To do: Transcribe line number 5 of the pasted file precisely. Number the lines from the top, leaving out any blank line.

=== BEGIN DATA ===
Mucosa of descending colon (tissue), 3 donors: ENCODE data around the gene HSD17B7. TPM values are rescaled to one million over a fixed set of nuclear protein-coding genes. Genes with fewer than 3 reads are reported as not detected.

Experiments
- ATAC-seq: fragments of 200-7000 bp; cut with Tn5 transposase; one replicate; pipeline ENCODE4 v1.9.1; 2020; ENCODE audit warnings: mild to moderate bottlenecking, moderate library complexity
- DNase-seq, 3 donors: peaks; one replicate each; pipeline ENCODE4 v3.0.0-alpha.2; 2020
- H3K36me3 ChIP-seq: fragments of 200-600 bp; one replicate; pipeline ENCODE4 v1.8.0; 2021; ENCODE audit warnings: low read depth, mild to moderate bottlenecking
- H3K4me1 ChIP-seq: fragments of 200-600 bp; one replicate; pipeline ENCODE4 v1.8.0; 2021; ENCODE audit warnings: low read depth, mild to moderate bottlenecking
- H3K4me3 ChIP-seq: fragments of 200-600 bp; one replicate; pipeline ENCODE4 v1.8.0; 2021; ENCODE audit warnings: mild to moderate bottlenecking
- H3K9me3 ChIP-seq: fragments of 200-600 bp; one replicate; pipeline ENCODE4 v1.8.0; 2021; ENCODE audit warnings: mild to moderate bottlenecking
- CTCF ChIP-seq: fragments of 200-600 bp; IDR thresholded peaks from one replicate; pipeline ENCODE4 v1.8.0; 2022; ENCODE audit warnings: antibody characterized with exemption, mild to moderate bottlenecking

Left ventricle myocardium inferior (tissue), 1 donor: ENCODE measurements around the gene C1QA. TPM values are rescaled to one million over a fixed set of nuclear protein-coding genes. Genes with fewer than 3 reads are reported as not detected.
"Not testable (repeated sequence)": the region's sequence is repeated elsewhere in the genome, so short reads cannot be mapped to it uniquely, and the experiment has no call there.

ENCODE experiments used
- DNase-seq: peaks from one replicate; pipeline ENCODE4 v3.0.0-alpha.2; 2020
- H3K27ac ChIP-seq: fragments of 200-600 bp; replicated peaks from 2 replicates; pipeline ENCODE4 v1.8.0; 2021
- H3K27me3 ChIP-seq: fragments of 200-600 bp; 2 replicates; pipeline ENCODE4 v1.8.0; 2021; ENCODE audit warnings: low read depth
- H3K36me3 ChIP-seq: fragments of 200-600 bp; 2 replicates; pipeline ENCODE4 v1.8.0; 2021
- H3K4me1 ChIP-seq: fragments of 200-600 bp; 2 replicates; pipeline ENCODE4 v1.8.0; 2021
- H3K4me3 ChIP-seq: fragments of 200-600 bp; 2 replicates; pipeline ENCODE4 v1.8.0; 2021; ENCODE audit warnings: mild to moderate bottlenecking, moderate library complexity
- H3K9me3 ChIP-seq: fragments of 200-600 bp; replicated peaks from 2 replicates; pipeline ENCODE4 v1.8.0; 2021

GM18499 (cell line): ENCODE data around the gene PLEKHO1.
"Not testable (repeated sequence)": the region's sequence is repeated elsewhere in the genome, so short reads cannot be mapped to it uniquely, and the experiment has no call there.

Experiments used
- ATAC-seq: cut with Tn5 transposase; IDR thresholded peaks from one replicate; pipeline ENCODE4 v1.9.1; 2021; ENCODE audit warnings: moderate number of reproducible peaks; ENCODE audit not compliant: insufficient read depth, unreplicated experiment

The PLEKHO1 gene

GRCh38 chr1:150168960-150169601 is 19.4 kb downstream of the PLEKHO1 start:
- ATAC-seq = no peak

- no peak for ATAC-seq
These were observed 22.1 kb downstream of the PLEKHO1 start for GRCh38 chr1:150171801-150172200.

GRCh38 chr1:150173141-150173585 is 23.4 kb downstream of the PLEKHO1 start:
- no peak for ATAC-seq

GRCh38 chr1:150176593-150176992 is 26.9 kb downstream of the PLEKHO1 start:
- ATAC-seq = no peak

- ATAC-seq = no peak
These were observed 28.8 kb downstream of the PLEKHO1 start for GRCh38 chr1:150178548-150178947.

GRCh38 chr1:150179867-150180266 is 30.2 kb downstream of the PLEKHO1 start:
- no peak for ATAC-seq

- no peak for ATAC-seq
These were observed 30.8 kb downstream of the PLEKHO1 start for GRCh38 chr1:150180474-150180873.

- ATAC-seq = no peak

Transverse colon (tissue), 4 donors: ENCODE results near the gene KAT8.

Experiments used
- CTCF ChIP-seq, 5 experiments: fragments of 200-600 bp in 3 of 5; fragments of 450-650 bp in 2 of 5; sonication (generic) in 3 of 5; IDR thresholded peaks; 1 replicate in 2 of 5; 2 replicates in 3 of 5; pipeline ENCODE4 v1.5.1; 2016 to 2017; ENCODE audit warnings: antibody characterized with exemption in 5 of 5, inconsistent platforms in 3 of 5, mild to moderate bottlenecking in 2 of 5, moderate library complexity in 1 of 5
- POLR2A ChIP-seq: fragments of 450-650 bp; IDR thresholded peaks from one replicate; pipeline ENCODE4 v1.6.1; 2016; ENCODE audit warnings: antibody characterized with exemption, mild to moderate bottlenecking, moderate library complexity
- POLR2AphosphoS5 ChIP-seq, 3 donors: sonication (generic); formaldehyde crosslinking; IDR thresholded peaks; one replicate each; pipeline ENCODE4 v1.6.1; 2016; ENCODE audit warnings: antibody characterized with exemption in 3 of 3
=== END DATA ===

- H3K36me3 ChIP-seq: fragments of 200-600 bp; one replicate; pipeline ENCODE4 v1.8.0; 2021; ENCODE audit warnings: low read depth, mild to moderate bottlenecking